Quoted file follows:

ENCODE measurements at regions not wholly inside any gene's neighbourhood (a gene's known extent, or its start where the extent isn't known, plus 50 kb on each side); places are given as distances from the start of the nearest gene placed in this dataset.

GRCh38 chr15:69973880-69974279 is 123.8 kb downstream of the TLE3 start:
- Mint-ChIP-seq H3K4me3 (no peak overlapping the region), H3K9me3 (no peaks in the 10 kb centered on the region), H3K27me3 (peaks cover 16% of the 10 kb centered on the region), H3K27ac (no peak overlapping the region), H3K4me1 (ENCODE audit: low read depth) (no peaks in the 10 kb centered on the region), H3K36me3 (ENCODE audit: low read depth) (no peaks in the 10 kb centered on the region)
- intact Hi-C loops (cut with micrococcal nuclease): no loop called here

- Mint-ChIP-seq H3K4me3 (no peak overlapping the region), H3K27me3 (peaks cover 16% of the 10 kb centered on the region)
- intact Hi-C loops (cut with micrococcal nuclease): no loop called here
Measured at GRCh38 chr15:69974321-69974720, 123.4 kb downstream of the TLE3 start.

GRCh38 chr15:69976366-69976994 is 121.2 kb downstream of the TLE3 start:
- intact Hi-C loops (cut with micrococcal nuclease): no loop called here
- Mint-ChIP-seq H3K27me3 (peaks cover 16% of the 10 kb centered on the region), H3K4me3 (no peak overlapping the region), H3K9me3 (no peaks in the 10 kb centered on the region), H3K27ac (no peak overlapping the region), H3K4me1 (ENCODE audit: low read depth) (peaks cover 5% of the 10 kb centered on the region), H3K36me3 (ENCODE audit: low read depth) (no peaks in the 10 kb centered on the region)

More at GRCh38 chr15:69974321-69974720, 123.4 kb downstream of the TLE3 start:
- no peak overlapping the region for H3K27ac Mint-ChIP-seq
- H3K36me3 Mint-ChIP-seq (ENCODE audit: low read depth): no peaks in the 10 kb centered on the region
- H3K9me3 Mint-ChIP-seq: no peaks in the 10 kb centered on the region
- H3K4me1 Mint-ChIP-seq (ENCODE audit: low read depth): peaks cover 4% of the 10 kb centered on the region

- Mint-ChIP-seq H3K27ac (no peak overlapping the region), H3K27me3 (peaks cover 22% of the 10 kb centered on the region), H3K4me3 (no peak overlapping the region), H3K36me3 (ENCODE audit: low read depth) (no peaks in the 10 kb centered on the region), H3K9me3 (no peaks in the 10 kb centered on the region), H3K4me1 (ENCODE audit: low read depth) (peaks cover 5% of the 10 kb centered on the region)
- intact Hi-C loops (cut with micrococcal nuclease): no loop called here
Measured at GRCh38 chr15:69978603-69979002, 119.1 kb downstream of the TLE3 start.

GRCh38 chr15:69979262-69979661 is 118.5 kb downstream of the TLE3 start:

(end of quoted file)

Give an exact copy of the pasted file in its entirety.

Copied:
ENCODE measurements at regions not wholly inside any gene's neighbourhood (a gene's known extent, or its start where the extent isn't known, plus 50 kb on each side); places are given as distances from the start of the nearest gene placed in this dataset.

GRCh38 chr15:69973880-69974279 is 123.8 kb downstream of the TLE3 start:
- Mint-ChIP-seq H3K4me3 (no peak overlapping the region), H3K9me3 (no peaks in the 10 kb centered on the region), H3K27me3 (peaks cover 16% of the 10 kb centered on the region), H3K27ac (no peak overlapping the region), H3K4me1 (ENCODE audit: low read depth) (no peaks in the 10 kb centered on the region), H3K36me3 (ENCODE audit: low read depth) (no peaks in the 10 kb centered on the region)
- intact Hi-C loops (cut with micrococcal nuclease): no loop called here

- Mint-ChIP-seq H3K4me3 (no peak overlapping the region), H3K27me3 (peaks cover 16% of the 10 kb centered on the region)
- intact Hi-C loops (cut with micrococcal nuclease): no loop called here
Measured at GRCh38 chr15:69974321-69974720, 123.4 kb downstream of the TLE3 start.

GRCh38 chr15:69976366-69976994 is 121.2 kb downstream of the TLE3 start:
- intact Hi-C loops (cut with micrococcal nuclease): no loop called here
- Mint-ChIP-seq H3K27me3 (peaks cover 16% of the 10 kb centered on the region), H3K4me3 (no peak overlapping the region), H3K9me3 (no peaks in the 10 kb centered on the region), H3K27ac (no peak overlapping the region), H3K4me1 (ENCODE audit: low read depth) (peaks cover 5% of the 10 kb centered on the region), H3K36me3 (ENCODE audit: low read depth) (no peaks in the 10 kb centered on the region)

More at GRCh38 chr15:69974321-69974720, 123.4 kb downstream of the TLE3 start:
- no peak overlapping the region for H3K27ac Mint-ChIP-seq
- H3K36me3 Mint-ChIP-seq (ENCODE audit: low read depth): no peaks in the 10 kb centered on the region
- H3K9me3 Mint-ChIP-seq: no peaks in the 10 kb centered on the region
- H3K4me1 Mint-ChIP-seq (ENCODE audit: low read depth): peaks cover 4% of the 10 kb centered on the region

- Mint-ChIP-seq H3K27ac (no peak overlapping the region), H3K27me3 (peaks cover 22% of the 10 kb centered on the region), H3K4me3 (no peak overlapping the region), H3K36me3 (ENCODE audit: low read depth) (no peaks in the 10 kb centered on the region), H3K9me3 (no peaks in the 10 kb centered on the region), H3K4me1 (ENCODE audit: low read depth) (peaks cover 5% of the 10 kb centered on the region)
- intact Hi-C loops (cut with micrococcal nuclease): no loop called here
Measured at GRCh38 chr15:69978603-69979002, 119.1 kb downstream of the TLE3 start.

GRCh38 chr15:69979262-69979661 is 118.5 kb downstream of the TLE3 start: